It’s been a long time since I had a look at probably the only existing mainstay of modern Hong Kong Cinema, the Lunar New Year Comedy. You know, the low budget movie that stars just about everyone, with a scatter-shot approach to casting and humour. Moreover, the comedy often simply doesn’t work for us Westerners. So, it was rather intriguing when I saw this one was based on a most unexpected source – J. B. Priestly’s class-based stage play “An Inspector Calls”. Seems an odd choice, but let’s have a little look to see what has been produced.
Co-directed by Raymond Wong and Herman Yau, “An Inspector Calls” introduced us to the Kau family. Ostensibly a rich family, we learn quite early on that they are actually bankrupt. This hasn’t stopped Mr and Mrs Kau (Eric Tsang and Teresa Mo) holding an extravagant engagement party for their pretty young daughter Sherry (Karena Ng). Preparations are interrupted though when Inspector Karl (Louis Koo) forces his way into the picture, accusing Mr Kau of being responsible for the suicide of a young girl (Chrissie Chau). It doesn’t stop there, as it seems all members of the family, including their layabout son Tim (Gordon Lam), Sherry’s fiance Johnny (Hans Zhang) and Tim’s girlfriend Yvonne (Ada Liu Yan) have all had interactions of a negative nature with this girl, albeit in different circumstances, and with her having taken on different names.
First up, we have to talk about the source material. The original story is a pretty dark and damning indictment of early 20th Century English class disparity, about how the lower classes are abused and exploited by the middle and upper classes. The decision to re-purpose this as a comic endeavor (and not a particularly dark one at that) doesn’t quite work. The film does stick fairly closely to the original plot, but tends to soften a number of the story-lines (Tim’s and Johnny’s are especially given a far less damning touch), which is at odds with a story where a pregnant young girl has committed a somewhat painful suicide. It is this disconnect which troubles me the most.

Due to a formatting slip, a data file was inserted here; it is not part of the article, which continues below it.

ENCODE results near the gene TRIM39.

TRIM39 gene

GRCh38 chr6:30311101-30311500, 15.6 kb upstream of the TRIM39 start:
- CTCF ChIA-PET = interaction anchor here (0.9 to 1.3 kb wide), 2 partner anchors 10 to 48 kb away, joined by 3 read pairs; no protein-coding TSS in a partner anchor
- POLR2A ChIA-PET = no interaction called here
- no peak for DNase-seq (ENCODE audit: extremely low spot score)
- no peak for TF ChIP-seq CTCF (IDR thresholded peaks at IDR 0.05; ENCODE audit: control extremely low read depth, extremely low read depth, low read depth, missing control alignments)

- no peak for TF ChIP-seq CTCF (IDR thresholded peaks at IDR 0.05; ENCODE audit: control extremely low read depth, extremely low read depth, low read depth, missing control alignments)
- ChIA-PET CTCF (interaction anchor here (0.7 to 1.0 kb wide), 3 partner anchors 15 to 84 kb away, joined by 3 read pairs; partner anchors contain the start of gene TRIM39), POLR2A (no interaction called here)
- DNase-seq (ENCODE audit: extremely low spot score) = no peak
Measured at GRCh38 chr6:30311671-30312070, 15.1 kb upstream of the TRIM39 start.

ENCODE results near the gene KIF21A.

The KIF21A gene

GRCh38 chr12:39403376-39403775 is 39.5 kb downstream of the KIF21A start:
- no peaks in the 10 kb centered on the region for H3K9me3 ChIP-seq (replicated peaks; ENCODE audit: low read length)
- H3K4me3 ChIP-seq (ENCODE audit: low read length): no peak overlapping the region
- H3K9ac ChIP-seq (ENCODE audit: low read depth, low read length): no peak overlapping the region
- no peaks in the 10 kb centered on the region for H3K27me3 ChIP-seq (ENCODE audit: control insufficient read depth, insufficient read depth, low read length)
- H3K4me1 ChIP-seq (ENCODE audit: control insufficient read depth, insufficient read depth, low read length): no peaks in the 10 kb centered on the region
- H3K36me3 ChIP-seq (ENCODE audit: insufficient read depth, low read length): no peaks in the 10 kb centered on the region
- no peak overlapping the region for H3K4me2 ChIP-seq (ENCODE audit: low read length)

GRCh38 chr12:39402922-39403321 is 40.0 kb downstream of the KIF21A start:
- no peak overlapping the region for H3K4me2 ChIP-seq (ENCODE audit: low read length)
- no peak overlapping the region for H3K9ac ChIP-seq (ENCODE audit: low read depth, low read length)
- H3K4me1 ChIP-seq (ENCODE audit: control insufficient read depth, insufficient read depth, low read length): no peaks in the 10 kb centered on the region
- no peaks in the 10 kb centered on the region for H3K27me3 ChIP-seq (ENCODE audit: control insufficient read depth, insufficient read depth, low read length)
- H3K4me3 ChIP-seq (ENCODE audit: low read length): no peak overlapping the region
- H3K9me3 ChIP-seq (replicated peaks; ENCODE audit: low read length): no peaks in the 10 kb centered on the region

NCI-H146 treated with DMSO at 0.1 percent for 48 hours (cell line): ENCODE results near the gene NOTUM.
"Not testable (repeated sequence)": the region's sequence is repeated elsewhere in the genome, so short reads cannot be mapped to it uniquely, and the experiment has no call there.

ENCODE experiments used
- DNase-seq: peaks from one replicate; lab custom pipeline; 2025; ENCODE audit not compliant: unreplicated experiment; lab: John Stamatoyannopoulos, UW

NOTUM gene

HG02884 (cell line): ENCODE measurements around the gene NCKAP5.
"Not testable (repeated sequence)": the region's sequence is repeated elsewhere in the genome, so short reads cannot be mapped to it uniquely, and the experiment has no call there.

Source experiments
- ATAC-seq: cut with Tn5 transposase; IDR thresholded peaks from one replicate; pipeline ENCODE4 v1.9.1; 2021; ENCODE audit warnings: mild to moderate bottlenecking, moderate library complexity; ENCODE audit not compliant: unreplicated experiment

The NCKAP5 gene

On the other hand, it takes the stage-play concept and runs with it. The sets are wonderful, full of colour and imagination. I have rarely scene an Asian film that is so smart with the set design when clearly the budget is so low. It doesn’t try to do anything clever with structure or flow, it allows the story to unfold as a series of mini-stories, and is all the better for keeping it that way.
Performances are the film’s strength and weakness. Tsang of course is an old hand at the hammy overacting a film of this type needs, and Mo is quite excellent with a slightly more controlled presence. Liu Yan is great as a 2nd Generation girl (when by rights she should be terribly annoying), and I really liked Lam’s man-child. Sadly, Ng and Zhang simply don’t have the presence to carry off their roles, nor are they capable of adding any comedic panache. Surprisingly, Koo also falters here, he shouts and pressures people a lot, but I never really got the sense he was having a huge amount of fun here (and he isn’t helped by the physical jokes given to him with a secreted away diary get boring after the first attempt). The surprise is that I know he is quite capable of comedic roles. Chrissie Chau is hard to judge, as she spends most of the film both silent and having her face obscured, but to be fair, she is able to physically differentiate all the various aspects of her character(s).
It is a Lunar New Year Comedy, so I wasn’t expecting every moment to be knocked out of the park, so the fact that most of it actually works is a pleasant surprise. Not only that but it manages to keep the visual energy going throughout the sub-90 minute running time (it certainly doesn’t overstay its welcome), and actually is at its strongest in the final sequence, the actual party itself. Only then do we get flooded with guest appearances. And whilst seeing Dada Chan mock herself is par for the course for this kind of film, the quadruple role for Donnie Chen is one of the funniest things I have seen for a long time. It is utterly unexpected, and on another site would be worth an extra star in the final rating.
I am going to give this one Recommended though. It is very well made, and there are enough good performances and decent jokes to make it a decent watch. It is just a shame it is so fundamentally flawed in concept.